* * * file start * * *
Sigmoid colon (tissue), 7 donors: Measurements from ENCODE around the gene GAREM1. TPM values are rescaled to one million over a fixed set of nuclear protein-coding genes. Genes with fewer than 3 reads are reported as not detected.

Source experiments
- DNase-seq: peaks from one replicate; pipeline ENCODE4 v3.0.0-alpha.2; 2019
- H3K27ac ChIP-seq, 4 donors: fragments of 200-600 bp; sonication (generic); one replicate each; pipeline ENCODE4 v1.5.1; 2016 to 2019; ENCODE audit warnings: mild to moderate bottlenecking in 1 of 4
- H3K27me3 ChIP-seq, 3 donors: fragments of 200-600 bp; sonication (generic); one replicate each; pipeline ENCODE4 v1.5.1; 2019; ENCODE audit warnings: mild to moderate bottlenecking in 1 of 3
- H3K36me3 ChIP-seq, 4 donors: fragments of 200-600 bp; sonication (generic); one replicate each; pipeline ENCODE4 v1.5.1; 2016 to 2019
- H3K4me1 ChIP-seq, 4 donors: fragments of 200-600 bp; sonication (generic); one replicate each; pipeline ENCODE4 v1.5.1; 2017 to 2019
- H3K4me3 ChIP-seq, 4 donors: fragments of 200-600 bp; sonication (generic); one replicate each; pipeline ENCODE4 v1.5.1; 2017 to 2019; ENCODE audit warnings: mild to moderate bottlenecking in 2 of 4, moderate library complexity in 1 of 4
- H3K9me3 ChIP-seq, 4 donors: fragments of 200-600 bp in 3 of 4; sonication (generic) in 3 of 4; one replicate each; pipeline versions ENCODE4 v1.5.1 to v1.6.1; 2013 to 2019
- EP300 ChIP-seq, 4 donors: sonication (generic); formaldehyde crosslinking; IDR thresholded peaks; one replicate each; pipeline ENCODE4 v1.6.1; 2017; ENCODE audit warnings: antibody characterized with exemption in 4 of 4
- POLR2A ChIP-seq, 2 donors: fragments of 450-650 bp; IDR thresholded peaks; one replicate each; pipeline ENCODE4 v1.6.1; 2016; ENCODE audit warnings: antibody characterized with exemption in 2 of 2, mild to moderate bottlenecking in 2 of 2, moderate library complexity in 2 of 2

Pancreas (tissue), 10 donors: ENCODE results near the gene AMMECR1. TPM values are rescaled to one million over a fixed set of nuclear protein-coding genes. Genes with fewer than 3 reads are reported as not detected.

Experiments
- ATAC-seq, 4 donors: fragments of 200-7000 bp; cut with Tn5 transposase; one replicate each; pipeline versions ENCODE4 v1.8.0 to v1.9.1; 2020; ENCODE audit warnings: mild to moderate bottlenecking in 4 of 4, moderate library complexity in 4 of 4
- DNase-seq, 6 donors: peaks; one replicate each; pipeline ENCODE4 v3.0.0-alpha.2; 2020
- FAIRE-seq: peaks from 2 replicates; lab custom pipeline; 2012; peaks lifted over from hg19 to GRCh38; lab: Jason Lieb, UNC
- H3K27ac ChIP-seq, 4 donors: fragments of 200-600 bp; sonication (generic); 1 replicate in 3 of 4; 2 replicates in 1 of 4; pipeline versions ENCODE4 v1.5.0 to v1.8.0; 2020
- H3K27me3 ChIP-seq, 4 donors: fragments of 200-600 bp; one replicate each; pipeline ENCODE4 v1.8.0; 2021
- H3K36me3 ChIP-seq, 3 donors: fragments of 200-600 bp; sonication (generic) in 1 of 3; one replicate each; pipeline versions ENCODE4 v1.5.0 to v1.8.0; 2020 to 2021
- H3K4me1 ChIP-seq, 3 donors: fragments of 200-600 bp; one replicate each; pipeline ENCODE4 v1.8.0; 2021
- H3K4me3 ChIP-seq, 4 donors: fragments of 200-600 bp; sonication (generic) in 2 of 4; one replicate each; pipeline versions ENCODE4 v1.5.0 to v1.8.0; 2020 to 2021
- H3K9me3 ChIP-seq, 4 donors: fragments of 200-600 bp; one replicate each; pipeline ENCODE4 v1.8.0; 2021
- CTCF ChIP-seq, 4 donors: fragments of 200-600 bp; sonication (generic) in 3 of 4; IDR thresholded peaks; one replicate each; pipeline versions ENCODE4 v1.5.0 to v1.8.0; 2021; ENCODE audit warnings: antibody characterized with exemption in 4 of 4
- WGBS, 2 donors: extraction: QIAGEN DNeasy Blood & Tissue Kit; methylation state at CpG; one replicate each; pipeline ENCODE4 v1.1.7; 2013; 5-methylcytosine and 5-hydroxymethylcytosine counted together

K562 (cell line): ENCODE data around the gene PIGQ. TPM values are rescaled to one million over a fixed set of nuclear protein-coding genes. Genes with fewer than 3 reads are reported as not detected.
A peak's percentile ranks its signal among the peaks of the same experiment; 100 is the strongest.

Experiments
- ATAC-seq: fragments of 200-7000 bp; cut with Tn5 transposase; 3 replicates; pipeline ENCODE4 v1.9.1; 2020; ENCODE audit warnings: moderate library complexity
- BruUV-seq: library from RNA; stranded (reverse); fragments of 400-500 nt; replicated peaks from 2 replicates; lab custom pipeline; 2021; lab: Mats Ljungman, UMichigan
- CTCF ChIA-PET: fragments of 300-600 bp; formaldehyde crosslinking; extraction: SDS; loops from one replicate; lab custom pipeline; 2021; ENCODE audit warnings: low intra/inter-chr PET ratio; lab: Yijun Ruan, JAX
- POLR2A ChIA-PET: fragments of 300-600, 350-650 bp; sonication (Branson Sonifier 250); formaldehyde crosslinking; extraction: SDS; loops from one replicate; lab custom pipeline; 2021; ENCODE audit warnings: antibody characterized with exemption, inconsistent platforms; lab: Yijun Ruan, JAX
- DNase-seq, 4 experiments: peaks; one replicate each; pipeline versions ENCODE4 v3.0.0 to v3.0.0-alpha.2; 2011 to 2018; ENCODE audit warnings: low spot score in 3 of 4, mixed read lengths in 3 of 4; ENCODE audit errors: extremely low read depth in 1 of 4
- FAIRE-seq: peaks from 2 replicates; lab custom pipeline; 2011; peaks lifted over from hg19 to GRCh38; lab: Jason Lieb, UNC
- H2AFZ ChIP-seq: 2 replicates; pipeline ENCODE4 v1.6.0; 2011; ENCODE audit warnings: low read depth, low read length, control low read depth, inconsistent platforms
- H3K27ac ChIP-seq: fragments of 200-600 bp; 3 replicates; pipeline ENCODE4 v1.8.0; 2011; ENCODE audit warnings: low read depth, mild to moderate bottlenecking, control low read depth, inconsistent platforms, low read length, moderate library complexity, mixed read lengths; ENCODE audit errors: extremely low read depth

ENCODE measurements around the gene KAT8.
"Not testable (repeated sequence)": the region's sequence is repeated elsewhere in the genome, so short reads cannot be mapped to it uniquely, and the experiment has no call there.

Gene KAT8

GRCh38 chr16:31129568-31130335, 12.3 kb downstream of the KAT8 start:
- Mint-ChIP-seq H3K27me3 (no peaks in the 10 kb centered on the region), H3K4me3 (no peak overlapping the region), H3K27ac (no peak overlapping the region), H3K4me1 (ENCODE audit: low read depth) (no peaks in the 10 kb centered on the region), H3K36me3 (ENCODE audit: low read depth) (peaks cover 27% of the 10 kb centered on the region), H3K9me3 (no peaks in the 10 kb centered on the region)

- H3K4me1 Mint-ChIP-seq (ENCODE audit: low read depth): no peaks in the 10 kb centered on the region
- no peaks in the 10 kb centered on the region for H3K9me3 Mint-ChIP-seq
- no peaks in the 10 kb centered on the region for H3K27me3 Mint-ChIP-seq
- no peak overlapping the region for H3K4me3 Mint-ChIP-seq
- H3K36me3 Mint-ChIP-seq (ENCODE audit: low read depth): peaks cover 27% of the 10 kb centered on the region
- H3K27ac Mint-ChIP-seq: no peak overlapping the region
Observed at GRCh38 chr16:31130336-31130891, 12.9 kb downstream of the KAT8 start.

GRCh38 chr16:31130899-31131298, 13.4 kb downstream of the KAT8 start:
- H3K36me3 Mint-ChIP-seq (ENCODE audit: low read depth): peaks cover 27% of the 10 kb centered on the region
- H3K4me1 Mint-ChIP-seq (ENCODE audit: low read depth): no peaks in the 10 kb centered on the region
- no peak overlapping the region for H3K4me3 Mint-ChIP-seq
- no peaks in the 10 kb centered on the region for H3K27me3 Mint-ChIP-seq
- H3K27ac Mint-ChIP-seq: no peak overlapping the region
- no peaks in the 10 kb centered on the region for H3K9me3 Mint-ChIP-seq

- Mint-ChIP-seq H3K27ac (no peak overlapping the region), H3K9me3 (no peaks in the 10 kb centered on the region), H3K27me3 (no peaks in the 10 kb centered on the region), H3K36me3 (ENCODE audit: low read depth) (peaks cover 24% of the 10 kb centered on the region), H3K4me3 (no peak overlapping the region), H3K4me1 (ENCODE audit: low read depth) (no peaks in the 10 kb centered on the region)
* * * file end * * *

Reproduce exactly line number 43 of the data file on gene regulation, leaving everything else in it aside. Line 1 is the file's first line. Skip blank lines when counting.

- no peaks in the 10 kb centered on the region for H3K27me3 Mint-ChIP-seq